[This is a re-post of my Before the Flood review from the 2016 Toronto International Film Festival. The movie premieres on National Geographic channel tonight, October 30th, at 9pm ET and is available for free on Natgeotv.com, VOD, iTunes, Facebook, and a number of other outlets until November 6th]
Climate change is happening. That’s a fact. The science is sound, and in July we just had the hottest month ever on record. Sea levels are rising, ice is melting, and dangerous weather patterns are becoming more and more frequent. It’s no coincidence that we’re seeing more news reports of horrible flooding and violent tornadoes at odd times of the year. So yes, climate change is happening and it’s terrifying. But what is there to be done about it? That’s one of the central questions of the documentary Before the Flood, which is directed by Oscar-winning The Cove helmer Fisher Stevens and produced by Leonardo DiCaprio. DiCaprio doesn’t simply pop in and out of the documentary at his convenience—he’s in nearly every scene, speaking with some of the world’s top scientists and the individuals that have the power to do something about climate change, from President Obama to Pope Francis.
Before the Flood is very much an educational and advocacy documentary. It’s a cliffs notes version of what’s happening to the world we live in, what’s going to happen to the world we live in, and what we can do to prevent the worst possible outcome. In that respect, it’s kind of like a less boring version of An Inconventient Truth with some high-profile interviews.
The first question you’re probably asking is what the hell is Leonardo DiCaprio doing making a documentary about climate change? That question is addressed at the very beginning of the film, as DiCaprio is appointed U.N. Messenger of Peace and then, through voiceover, wonders if he’s the right man for the job given his lack of science background and pessimistic worldview. This smashes right into a collection of clips from news reports (most from Fox News) lambasting DiCaprio’s involvement in the U.N. and climate change advocacy. Indeed, Before the Flood knows it’s more than a little ridiculous that an award-winning actor is the one leading this climate change documentary, but it also proves that DiCaprio’s heart is in the right place.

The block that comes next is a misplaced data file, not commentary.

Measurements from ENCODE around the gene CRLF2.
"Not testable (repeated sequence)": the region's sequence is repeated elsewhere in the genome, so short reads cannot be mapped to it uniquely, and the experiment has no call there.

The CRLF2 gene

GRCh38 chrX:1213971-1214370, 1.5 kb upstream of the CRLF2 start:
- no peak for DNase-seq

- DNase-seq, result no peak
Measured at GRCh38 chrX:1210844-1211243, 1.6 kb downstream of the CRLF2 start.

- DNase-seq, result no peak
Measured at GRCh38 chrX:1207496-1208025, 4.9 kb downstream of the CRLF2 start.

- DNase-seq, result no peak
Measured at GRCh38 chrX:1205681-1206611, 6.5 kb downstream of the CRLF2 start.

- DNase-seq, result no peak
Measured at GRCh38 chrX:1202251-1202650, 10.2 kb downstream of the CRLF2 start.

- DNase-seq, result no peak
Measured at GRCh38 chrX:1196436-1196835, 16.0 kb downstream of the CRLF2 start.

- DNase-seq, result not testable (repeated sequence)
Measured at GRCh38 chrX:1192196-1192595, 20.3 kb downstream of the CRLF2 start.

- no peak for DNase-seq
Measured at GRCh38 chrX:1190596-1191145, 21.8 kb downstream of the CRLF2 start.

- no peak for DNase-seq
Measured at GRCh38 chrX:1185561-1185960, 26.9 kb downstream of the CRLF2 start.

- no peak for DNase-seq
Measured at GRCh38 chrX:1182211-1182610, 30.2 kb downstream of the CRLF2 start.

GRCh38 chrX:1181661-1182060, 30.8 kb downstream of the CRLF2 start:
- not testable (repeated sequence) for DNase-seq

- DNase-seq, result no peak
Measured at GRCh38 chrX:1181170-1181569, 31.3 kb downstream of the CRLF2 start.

It’s immediately clear that the performer is passionate about climate change, and DiCaprio’s “Hollywood actor” status is put to great use as he frequently plays the layman opposite the many experts he interviews in the documentary. DiCaprio serves as a stand-in for those that might not know too much about climate change, asking pointed questions that tee up the various experts to drop copious amounts of knowledge, sometimes shocking, oftentimes troubling.
Before the Flood covers most all of the bases. The influence of corporate money into politics is touched on, and DiCaprio travels the globe to see how other countries like China and India are handling climate change, and getting a first-hand account of the effects of climate change on communities that could very well be a preview of much worse things to come. We see first-hand how Greenland’s melting ice is causing a change in color of its terrain, which in turn no longer reflects the sun but absorbs it, becoming a heat creator instead of reflector. And we see how Miami Beach, Florida is having to literally raise the elevation of its roads to combat rising ocean waters.